Coronavirus patients from black African backgrounds in England and Wales are dying at more than triple the rate of white Britons, the U.K. Institute for Fiscal Studies (IFS) has found.
The institute claims a higher proportion of those from ethnic minority backgrounds live in areas harder-hit by COVID-19, despite being younger on average – and thus supposedly less vulnerable.
The report also found various black, Asian and minority ethnic groups were experiencing higher per capita deaths across the board.
After accounting for differences in age, sex and geography, the study estimated that the death rate for those of black African heritage was 3.5 times higher than for white Britons, adding that for people of black Caribbean heritage, per capita deaths were 1.7 times higher, rising to 2.7 times higher for those with Pakistani heritage.
The IFS study said given demographic and geographic profiles, most minority ethnic groups are dying in "excess" numbers in hospitals.
A government review into the issue is currently underway, led by Prof Kevin Fenton, regional director for London at Public Health England.
Ross Warwick, a research economist at IFS, said there was "no single explanation and different factors may be more important for different groups."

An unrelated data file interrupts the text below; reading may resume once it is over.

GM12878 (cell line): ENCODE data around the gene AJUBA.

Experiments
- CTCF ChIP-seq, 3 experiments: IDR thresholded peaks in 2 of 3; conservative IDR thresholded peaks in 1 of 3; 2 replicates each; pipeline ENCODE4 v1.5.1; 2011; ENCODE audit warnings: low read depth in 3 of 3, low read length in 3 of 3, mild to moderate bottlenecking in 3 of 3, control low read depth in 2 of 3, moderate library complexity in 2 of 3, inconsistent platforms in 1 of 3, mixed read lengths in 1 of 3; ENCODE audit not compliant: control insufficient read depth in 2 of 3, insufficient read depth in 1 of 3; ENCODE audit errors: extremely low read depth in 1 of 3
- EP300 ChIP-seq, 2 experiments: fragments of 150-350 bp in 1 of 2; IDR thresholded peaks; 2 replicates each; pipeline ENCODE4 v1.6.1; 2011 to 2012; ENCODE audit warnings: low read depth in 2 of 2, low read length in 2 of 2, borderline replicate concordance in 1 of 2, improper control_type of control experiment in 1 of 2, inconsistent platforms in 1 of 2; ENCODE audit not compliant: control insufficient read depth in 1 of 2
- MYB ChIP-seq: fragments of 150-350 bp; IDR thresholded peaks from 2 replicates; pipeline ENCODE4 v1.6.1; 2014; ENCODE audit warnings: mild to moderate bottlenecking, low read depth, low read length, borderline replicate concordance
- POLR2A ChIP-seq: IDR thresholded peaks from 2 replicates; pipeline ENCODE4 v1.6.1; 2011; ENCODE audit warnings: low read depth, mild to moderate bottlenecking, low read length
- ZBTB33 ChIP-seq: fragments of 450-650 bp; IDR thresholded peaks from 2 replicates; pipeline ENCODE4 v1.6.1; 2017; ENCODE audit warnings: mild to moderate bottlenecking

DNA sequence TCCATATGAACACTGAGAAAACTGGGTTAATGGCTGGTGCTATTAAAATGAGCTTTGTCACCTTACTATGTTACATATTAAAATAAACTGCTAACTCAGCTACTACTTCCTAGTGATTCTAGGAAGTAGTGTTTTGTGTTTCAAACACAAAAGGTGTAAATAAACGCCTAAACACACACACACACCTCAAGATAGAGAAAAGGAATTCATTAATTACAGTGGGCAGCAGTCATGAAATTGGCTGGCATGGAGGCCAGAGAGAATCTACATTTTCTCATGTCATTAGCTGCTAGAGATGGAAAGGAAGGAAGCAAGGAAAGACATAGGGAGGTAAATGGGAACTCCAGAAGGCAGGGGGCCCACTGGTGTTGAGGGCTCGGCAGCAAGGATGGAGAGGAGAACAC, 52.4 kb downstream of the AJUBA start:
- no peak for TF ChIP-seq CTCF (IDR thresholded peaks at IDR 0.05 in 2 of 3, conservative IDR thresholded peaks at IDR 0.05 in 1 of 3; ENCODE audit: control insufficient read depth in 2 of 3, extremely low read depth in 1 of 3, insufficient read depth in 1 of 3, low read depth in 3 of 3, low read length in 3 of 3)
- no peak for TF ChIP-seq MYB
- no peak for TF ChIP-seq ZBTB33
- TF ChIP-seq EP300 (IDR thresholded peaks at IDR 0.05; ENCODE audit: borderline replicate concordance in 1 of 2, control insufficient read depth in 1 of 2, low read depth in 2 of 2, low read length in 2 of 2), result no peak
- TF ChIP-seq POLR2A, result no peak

"Black Africans are particularly likely to be employed in key worker roles which might put them at risk," he said, "while older Bangladeshis appear vulnerable on the basis of underlying health conditions."
Two-thirds of Bangladeshi men over the age of 60 have a long-term health condition that would put them at risk from infection.
More than 20% of black African women are employed in health and social care roles while Pakistani men are 90% more likely to work in healthcare roles than their white British counterparts.
Similarly, while Indian people make up just 3% of the working population in England and Wales, they account for 14% of doctors, according to the research.
In a letter to local trusts and GPs sent this week, the head of NHS England advised staff from black, Asian and ethnic minority groups should be "risk-assessed" as a precaution based on the growing data.
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